31410fps2solutions

31410fps2solutions - Economics 314-1 Problem Set 2...

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Economics 314-1 Fall 2010 Problem Set 2 Suggested Solutions Question 1: a. National saving is the amount of output that is not purchased for current consumption by households or the government. We know output and government spending, and the consumption function allows us to solve for consumption. Hence, national saving is given by S = Y – C – G = 6,000 – (500 + 0.6(6,000 – 1,000)) -1,500 = 1000. Investment depends negatively on the interest rate, which equals the world rate r * of 5. Thus, I = 1,000 – 100 x 5 = 500. Net exports equal the difference between saving and investment. Thus, NX = S – I = 1000 – 500 = 500. Having solved for net exports, we can now find the exchange rate that clears the foreign- exchange market: NX = 1000 – 500 x ε 500= 1000 – 500 x ε ε = 1. b. Doing the same analysis with the new value of government spending we find: S = Y – C – G = 6,000 –(500 + 0.6(6,000 – 1,000)) - 2,000 = 500 I = 1,000 – 100 x 5 = 500 NX = S – I = 500 – 500 = 0.0 NX = 1000 – 500 x ε 0.0 = 1000 – 500 x ε ε = 2.0. The increase in government spending reduces national saving, but with an unchanged world real interest rate, investment remains the same. c. Repeating the same steps with the new interest rate, S = Y – C – G = 6,000 – (500 + 0.6(6,000- 1,000) – 1,500 = 1000 I = 1,000 – 100 x 7.5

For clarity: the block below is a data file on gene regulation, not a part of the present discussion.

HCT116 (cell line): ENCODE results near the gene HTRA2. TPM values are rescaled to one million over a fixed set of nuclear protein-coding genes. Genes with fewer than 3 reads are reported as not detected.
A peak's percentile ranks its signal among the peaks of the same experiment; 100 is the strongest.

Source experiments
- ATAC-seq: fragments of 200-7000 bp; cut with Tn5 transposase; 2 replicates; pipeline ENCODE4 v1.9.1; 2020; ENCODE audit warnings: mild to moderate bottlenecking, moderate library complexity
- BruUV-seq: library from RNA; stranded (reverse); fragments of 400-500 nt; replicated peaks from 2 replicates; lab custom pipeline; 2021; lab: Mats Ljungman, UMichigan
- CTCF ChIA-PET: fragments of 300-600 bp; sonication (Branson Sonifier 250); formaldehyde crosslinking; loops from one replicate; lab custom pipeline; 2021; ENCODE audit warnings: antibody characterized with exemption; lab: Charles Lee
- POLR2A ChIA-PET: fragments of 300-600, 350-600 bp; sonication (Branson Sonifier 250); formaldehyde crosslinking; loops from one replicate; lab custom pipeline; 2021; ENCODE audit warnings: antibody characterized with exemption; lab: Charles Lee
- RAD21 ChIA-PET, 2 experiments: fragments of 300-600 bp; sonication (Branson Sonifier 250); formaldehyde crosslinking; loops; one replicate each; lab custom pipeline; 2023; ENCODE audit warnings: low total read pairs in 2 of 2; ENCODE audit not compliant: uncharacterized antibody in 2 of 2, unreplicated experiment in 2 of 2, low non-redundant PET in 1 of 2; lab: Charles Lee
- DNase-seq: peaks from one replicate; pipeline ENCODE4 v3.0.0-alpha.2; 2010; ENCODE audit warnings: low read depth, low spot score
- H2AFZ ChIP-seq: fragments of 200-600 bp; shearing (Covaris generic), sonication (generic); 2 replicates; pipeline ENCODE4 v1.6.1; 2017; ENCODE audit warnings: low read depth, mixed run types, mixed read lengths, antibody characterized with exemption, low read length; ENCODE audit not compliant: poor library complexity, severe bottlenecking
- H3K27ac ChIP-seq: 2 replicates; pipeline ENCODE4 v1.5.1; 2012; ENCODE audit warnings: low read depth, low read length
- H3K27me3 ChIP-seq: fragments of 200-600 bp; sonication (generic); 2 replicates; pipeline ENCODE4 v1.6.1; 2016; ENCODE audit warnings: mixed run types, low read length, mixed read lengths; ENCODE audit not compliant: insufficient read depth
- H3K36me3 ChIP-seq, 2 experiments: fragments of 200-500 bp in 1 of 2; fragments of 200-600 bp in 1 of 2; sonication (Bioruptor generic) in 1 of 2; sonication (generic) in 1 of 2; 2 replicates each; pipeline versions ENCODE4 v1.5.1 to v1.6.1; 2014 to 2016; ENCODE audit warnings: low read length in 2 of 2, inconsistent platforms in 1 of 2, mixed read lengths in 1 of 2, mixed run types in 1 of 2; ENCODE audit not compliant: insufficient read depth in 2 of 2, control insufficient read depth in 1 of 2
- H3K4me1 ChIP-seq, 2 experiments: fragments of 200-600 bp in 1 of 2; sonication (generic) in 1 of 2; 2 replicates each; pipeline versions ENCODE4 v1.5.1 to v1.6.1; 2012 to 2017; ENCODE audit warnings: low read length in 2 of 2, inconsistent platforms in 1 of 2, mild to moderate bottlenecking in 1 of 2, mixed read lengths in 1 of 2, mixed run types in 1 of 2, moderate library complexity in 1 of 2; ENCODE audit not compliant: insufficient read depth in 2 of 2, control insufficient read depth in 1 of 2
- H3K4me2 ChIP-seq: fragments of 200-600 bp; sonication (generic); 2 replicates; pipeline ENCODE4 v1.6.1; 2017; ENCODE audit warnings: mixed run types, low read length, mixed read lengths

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= 250 NX = S – I = 1000 – 250 = 750 NX = 1000 – 500 x ε 750 = 1000 – 500 x ε ε = 0.5 Saving is unchanged from part (a), but the higher world interest rate lowers investment. This capital outflow is accomplished by running a trade surplus, which requires that the currency depreciate. Question 2: a. As shown in the diagrams below, an increase in government purchases reduces national saving. This reduces the supply of loans and raises the equilibrium interest rate. This causes both domestic investment and net capital outflow to fall. The fall in net capital outflow reduces the supply of dollars to be exchanged into foreign currency, so the exchange rate appreciates and the trade balance falls. r r S I + CF CF( r) S, I+CF CF ε CF NX(ε) NX
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b, As shown below, the increase in demand for exports shifts the net exports schedule outward. Since nothing has changed in the market for loanable funds, the interest rate remains the same, which in turn implies that net capital outflow remains the same. The shift in the net export schedule causes the exchange rate to appreciate. The rise in the exchange rate makes U.S. goods more expensive relative to foreign goods, which depresses exports and stimulates imports. In the
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31410fps2solutions - Economics 314-1 Problem Set 2...

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